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Substancia do claro em João Cabral de Melo Neto
Regina Celia Colonia
Vol. 1, Iberia & the Mediterranean (1989), pp. 271-283
Published by: Penn State University Press
Stable URL: http://www.jstor.org/stable/41166803
Page Count: 13
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The diurnal regimen of the image can be defined as the regimen of the antithesis. Those who studied the works of the so called "poets of the light" point out, among other characteristics, the double polarization in the images of Victor Hugo, the dualism of the metaphors of day and night in the troubadour's saga, in the mystical sufist poets, in the "roman breton," in the poetry of Saint John of the Cross, in Valery, etc. To broach what I call the substance of clarity in the poetry of João Cabrai de Melo Neto, taking as a starting point a reading of the anthropological structures of the imagery in the works of this outstanding Brazilian contemporary poet, I comment about some of his poems and I attempt to indicate solar characteristics which unite his personal journey to the roots of Mediterranean culture. João Cabrai de Melo Neto was born in Recife, on January 9th, 1920, of old, traditional families of the states of Pernambuco and Paraiba. A Diplomat, now a retired Ambassador, he served in Barcelona, London, Seville, Marseille, Madrid, Geneva, Dakar, Quito, Tegucigalpa and Porto. Sharp and precise as "a knife all blade" (to quote the title of one of his books), his social and metapoetical poetry evolves in a copious bibliography: A Educação pela Pedra, Serial, Dois Parlamentos, Quaderna, Urna Faca So Lamina, the internationally known and applauded Morte e Vida Severina, Paisagem com Figuras, O Rio, O Cão sent Plumas, Psicologia da Composição, O Engenheiro, Os Tres Mal-Amados, Pedra do Sonó, Museu de ludo, Agrestes, etc.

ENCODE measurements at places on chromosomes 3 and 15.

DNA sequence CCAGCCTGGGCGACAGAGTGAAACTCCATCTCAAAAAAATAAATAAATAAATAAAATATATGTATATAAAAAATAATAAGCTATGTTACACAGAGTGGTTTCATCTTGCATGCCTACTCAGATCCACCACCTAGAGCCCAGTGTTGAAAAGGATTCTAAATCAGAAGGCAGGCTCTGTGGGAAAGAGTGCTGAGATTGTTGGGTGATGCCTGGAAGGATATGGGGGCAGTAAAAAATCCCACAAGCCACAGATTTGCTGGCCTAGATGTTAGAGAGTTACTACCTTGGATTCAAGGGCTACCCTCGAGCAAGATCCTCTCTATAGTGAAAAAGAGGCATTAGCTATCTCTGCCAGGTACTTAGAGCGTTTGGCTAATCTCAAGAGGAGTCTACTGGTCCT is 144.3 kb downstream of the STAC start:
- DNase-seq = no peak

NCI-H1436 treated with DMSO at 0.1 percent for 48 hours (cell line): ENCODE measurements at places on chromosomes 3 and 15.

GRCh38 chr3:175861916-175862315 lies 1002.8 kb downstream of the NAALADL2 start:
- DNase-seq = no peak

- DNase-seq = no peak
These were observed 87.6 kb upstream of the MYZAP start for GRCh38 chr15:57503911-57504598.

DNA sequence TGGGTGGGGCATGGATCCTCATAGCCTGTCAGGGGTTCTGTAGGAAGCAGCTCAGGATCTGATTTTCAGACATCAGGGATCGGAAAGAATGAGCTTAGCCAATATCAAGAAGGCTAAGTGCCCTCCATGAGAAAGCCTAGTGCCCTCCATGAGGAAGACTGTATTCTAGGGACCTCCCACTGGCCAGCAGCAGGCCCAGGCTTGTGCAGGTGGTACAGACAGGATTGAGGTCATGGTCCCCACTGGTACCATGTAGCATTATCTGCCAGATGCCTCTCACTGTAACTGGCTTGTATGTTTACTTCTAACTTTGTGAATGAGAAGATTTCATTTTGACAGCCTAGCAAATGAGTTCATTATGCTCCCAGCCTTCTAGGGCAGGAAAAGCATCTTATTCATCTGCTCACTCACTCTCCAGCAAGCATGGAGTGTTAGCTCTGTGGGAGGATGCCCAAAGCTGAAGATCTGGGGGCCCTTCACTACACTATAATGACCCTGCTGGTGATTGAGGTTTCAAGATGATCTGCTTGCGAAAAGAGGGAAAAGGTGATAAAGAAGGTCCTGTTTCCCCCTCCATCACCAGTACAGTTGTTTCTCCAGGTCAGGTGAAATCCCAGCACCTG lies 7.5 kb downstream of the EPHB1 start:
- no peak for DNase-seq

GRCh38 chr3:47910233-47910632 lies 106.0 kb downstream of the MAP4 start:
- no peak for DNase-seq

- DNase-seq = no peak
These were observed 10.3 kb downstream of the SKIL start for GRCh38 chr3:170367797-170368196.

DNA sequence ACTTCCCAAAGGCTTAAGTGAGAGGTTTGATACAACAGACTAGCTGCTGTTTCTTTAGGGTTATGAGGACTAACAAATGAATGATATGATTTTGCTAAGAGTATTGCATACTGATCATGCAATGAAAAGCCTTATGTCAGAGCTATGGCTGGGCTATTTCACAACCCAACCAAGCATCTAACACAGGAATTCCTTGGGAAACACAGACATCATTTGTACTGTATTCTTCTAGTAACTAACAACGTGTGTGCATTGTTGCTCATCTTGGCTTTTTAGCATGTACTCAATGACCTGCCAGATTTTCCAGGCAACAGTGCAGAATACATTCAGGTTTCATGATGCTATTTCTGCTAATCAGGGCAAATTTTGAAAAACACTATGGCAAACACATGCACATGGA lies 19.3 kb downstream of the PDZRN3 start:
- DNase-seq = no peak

Mediterranean Studies © 1989 Penn State University Press